Oconee County taxpayers will get a second chance to voice their opinions on the county’s plans to approve a property tax rate for 2020 when the Board of Commissioners holds a public hearing before its regular meeting on Tuesday
The proposed property tax rate, or millage rate, will be the same in 2020 as it was in 2019, and the county budget, which went into effect with the beginning of the 2021 Fiscal Year on July 1, has been approved based on that rate.
Because some county property has been assessed at a higher value than last year due to market forces, those property owners with a higher assessment will be paying more tax even though the tax rate remains unchanged.
For that reason, state law requires the county to hold public hearings on the proposed tax rate.
At the first public hearing before the Board of Commissioners Agenda-Setting meeting last week, no citizen came forward either in person or via the live-streamed session.
At that meeting, the Board of Commissioners voted to go forward with the November referendum on the Special Purpose Local Option Sales, gave first reading to a revision of the county’s Animal Services Ordinance, and heard preliminary discussion of proposed roundabouts on SR 53.
The regular meeting of the Board of Commissioners, preceded by the second of three public hearings on the tax rate, begins at 6 p.m. on Tuesday (tomorrow) at the Courthouse in Watkinsville and also will be available via live-streaming.
The county is proposing a millage rate of 6.686 for the unincorporated parts of the county and 7.616 for the incorporated areas, or the area within the county’s four cities.
In both cases, the actual millage rate of 10.566 is being “rolled back” because the county and cities also obtain funds from a one percent Local Option Sales Tax. That rollback is a requirement of collecting the 1 percent sales tax.
State law permits the county to reduce further tax rates for unincorporated parts of the county to offset revenue the cities receive from a tax on insurance companies operating in the state that is over and above the amount the county receives from its tax on insurance companies.
That second rollback produces the differences between the county’s tax rate for the unincorporated and incorporated parts of the county.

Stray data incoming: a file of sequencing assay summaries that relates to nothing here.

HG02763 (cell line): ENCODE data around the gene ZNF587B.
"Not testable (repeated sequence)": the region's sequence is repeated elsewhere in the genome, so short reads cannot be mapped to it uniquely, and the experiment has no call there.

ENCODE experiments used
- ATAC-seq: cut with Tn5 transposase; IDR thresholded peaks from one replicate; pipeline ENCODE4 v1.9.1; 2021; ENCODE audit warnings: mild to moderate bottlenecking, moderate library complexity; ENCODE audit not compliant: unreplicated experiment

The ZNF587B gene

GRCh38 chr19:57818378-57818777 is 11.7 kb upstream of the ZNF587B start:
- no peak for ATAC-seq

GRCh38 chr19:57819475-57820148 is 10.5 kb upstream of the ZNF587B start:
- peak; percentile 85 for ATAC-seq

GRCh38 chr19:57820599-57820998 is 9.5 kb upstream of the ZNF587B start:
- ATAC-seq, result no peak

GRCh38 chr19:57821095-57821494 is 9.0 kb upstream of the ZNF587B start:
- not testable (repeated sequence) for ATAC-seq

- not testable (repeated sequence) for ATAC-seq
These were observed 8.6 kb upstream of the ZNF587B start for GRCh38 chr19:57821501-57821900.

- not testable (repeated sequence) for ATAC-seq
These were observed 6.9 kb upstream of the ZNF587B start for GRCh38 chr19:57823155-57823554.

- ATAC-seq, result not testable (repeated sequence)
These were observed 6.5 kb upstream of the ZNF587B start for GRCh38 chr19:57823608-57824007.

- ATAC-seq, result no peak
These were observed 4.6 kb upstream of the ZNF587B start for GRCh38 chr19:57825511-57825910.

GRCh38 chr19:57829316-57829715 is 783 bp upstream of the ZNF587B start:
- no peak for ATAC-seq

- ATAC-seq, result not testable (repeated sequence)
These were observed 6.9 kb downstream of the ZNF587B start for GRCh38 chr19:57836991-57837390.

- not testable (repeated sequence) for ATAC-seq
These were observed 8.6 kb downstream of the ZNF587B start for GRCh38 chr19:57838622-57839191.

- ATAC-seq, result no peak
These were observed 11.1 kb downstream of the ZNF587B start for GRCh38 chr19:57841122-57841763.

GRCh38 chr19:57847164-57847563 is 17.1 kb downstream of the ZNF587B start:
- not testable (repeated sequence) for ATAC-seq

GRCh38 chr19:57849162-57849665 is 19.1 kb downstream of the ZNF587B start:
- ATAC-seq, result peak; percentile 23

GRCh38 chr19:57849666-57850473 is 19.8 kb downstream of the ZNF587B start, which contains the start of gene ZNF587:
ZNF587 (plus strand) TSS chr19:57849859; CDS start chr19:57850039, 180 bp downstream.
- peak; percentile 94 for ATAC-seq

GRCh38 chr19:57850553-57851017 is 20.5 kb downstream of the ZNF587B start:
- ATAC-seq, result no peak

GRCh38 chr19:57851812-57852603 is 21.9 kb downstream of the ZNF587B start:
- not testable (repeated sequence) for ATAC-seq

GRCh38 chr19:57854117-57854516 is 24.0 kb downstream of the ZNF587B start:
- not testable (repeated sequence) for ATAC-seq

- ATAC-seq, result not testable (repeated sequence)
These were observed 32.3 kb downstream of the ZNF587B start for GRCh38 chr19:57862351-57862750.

Each city also sets its own property tax on top of the county’s property tax.
Impact Of Tax “Increase”
The county’s tax digest has increased to $2,312,437,028 in 2020 from $2,145,653,423 in 2019, or a gain of $166,783,605. Of that increase, $104,478,413 is from property that has not changed in use but has increased in value due to reassessment.
To adjust for the increase, the county would have to lower its millage rate to 6.386 mills in the unincorporated parts of the county and to 7.338 mills in the cities .
The proposed tax increase for a home with a fair market value of $350,000 is approximately $41.40 in the unincorporated parts of the county, according to county estimates.The proposed tax increase for a home with a fair market value of $350,000 in the cities is approximately $38.36.
The third and final public hearing is scheduled for 5:30 p.m. Aug. 25 at the Courthouse, and the rate is expected to be adopted in the Agenda-Setting meeting of the Commission to follow.
The Board of Commissioners is unlikely to make any changes in the rate regardless of what happens at the public hearings because it has adopted a budget for the current fiscal year using the increased revenue from the proposed millage rate.
The Board of Education will hold a final hearing on its proposed 16.5 millage rate for the entire county at 5 p.m. on Aug. 10 at the Superintendent’s Office, 34 School Street in Watkinsville.